If I can add, the other critical member of the family is the infant. Because we now know that unfortunately treating postnatal depression is not sufficient to necessarily reverse what's happened to the mother and the baby we've now developed programs and continue to evaluate them as we speak, of how we can, in a manageable way because we live in a world where cost effectiveness is important, how we can try to improve the mother-infant interaction. The good news is that even with very brief interventions we are able to start achieving some very significant changes.

 

ANDI HORVATH

These interventions and treatments are essentially talk therapies. Is there often pharmaceuticals involved as well?

 

JEANNETTE MILGROM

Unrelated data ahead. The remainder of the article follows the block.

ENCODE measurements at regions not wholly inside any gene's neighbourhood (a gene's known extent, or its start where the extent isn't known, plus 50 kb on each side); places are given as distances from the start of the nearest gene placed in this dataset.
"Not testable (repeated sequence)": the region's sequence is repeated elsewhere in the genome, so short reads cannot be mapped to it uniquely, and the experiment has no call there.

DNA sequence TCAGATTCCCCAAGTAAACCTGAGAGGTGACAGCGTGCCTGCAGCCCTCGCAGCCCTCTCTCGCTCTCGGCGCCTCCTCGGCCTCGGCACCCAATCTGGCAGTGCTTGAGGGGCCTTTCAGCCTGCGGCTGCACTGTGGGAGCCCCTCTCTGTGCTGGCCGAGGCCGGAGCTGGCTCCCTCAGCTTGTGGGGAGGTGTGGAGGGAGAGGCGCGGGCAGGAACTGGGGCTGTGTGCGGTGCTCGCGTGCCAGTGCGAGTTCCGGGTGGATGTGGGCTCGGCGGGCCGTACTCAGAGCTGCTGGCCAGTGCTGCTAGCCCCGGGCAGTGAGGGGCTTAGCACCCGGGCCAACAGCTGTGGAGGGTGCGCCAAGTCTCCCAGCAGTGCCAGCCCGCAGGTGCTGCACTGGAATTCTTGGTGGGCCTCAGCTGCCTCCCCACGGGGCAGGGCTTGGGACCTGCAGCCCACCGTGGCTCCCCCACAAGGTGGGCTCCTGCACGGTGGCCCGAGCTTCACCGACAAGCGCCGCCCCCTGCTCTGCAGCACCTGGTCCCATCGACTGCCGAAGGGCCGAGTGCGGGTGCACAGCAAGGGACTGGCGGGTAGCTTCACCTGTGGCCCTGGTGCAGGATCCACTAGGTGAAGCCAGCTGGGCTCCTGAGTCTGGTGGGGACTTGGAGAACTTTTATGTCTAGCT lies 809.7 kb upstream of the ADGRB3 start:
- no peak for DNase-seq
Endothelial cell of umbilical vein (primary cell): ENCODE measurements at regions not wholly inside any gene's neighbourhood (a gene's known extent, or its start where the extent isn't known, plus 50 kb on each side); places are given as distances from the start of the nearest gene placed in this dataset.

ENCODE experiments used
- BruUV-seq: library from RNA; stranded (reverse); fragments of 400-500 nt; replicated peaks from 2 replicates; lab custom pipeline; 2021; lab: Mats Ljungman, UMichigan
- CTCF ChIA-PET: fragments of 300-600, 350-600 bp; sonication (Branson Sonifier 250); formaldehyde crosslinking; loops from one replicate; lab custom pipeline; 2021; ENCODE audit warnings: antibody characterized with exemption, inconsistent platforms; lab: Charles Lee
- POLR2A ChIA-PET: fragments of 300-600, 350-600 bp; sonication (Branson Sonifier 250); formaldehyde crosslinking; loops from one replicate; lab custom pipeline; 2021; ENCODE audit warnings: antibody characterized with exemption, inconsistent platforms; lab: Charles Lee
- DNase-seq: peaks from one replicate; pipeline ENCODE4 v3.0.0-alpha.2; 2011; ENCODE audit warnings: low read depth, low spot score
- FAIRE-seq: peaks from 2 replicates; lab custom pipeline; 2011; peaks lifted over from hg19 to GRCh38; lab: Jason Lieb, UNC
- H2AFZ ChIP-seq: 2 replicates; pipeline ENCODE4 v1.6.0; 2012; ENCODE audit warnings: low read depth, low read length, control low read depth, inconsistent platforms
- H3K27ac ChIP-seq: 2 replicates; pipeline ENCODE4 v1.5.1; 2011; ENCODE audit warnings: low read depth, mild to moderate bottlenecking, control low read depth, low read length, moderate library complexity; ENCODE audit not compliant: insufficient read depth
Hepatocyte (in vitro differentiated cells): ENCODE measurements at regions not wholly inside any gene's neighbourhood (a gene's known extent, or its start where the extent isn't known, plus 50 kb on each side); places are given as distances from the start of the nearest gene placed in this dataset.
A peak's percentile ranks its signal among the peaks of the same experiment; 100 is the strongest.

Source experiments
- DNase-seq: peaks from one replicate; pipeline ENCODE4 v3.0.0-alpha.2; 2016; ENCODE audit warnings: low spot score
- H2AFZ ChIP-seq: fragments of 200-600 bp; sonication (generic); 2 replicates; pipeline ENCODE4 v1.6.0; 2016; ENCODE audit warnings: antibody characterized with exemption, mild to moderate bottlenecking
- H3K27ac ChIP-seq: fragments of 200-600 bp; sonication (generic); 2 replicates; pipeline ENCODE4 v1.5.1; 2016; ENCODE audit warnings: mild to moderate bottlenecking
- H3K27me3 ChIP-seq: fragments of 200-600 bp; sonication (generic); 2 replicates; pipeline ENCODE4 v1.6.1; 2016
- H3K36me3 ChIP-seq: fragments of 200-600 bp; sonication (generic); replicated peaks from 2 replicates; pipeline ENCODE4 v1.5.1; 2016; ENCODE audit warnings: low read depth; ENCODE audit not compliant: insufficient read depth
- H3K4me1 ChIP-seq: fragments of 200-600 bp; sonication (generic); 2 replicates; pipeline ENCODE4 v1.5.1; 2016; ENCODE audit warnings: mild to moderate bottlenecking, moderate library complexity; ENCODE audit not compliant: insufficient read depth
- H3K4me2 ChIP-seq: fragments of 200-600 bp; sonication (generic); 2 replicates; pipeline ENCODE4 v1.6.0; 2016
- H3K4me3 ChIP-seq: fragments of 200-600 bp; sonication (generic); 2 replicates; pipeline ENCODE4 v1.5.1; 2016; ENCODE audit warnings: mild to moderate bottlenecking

Absolutely. Depression in general is often treated with antidepressants in the general community. Having said that, the perinatal period is a time that women are often very reluctant to have antidepressants because the evidence about the impact on the developing foetus and postnatally when you're breastfeeding still has some concerns. Generally what we advise women is that they have to with their health professional discuss the risks and benefits. For some women at the more severe end a combination therapy may be helpful. We just finished a trial which again has been published just last year, comparing depression treatment and psychological treatment. The good news is that, for moderately severe depression, talk therapies did better.

 

ANDI HORVATH

Jeannette, talk us through the professional screening that Australia has set up for perinatal depression and also does it happen in other countries?

 

JEANNETTE MILGROM